Tuesday, July 24, 2012

Lina Lalandi

For several decades Lina Lalandi was a force in music. When I first came across her in the fifties she was a harpsichordist. She had a mass of black hair, very handsome, elegant, a ball of fire even if her playing wasn't very good. At that time she would take the little recital room in the Festival Hall building. She also demonstrated for Hugh Gough. By a quirk of fate, the two best makers of harpsichord makers lived in the same London street, Pont, and their names were Tom Goff and Hugh Gough. Both were upper-classsuper amateurs; I remember that Hugh could not pronounce his r's "Play the Wameau Pwelude" he would say to Lina.

In 1963 she organised her first Oxford Bach Festival, choosing that town because she had recruited the Professor of Music there, Sir Jack Westrup. Lina had big ideas: her first festival president was Albert Schweitzer; when he died Igor Stravinsky took over;  and when he died Leonard Bernstein replaced him.

William Glock once said that his aim was to programmemusic that people might like 'next year'. With Lina it was music they might like 'next decade'. She put Olivier Messiaen on at Oxford before he became famous and the takings were £27. She gradually moved her festival to London and elsewhere, putting on music by Varèse, Berio and her countrymen Skalkottas and Xenakis. She put on Wameau operas (with something like authentic costumes and dances). She got Stravinsky to conduct his Symphony of Psalms.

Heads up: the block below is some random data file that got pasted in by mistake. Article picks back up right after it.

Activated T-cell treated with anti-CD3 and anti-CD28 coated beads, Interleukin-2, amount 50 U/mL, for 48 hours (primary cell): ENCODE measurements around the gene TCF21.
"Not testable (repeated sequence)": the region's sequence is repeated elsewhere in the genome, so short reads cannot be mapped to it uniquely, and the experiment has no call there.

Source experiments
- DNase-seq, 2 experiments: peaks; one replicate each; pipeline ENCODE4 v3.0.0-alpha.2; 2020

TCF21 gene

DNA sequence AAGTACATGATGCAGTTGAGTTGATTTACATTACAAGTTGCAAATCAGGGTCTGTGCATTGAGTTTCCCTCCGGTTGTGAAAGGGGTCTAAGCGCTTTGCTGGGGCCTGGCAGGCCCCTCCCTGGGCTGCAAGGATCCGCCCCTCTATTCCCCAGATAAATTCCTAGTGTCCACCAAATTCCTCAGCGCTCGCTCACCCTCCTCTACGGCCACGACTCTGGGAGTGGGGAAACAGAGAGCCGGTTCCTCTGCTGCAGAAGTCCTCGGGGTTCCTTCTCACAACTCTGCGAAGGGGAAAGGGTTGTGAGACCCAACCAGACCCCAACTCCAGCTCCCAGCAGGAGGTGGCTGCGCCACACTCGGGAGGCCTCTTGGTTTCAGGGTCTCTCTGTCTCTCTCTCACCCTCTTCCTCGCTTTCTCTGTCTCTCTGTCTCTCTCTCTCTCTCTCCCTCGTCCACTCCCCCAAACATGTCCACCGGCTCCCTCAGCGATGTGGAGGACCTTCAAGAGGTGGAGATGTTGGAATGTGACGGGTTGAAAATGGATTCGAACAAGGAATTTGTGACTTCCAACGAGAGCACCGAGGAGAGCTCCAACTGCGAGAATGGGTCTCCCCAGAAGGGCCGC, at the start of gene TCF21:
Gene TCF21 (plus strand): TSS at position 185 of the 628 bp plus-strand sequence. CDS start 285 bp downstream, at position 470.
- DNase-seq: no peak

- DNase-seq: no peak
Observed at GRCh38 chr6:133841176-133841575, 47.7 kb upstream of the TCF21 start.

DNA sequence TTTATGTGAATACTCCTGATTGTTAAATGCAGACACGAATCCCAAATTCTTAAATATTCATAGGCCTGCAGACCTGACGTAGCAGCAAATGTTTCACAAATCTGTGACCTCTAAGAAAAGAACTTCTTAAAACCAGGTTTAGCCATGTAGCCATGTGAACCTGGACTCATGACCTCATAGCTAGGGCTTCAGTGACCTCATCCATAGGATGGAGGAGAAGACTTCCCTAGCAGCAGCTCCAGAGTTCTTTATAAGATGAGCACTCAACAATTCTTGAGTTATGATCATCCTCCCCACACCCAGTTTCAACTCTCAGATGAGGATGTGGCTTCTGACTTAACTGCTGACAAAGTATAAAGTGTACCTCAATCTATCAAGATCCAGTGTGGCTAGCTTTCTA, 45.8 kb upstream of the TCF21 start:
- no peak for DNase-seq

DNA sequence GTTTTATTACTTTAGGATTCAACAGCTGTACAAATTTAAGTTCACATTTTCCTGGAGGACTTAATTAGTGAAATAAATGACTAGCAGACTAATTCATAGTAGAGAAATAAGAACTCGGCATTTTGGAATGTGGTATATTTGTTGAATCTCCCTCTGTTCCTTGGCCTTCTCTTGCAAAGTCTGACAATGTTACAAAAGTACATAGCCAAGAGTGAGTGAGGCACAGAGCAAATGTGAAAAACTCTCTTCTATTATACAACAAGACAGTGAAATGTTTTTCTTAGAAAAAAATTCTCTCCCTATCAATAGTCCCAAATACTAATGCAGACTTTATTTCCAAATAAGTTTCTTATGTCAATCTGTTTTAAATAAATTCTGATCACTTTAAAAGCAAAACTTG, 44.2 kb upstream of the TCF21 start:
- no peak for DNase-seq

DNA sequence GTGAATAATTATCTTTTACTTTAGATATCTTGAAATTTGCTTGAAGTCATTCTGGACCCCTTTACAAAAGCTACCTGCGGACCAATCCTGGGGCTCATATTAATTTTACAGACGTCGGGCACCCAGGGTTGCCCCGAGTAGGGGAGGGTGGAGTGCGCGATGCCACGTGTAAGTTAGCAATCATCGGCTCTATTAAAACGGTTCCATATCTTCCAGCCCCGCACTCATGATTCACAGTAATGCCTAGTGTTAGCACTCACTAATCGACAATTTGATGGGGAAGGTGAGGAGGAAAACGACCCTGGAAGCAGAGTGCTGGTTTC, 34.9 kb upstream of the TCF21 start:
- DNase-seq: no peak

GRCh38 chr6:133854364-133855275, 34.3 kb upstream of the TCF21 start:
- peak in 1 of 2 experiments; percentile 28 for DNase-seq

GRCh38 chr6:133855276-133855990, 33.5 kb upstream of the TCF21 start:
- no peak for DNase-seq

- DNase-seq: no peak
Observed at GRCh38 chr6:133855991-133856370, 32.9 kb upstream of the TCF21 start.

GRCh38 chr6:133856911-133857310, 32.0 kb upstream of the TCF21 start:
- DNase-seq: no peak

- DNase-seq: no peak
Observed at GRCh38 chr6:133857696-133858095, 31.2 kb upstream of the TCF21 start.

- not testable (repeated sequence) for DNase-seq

But the box office receipts rarely made ends meet. Her long suffering banker husband, Ralph Emery could not persuadeher to cut her cloth etc. Events thinned and finally stopped altogether. But no doubt she thought it was all worthwhile.

The trouble with Lina was that she had always got money and artists to pay and play by persuasion; but she didn't just persuade, she badgered, she nagged; a phone call from Lina could last a whole morning. She was relentless.

Banks, sponsors, supporters gradually gave up. She had been made OBE in 1975. I tried to get her a higher honour, for her to be made an honorary member of the Royal Philharmonic Society. No good, everybody remembered the nagging and bullying phone calls.

It was sad because her intentions were of the best; her taste was impeccable, and her achievements considerable and important.

Lina died June 8 this year, aged 91. 

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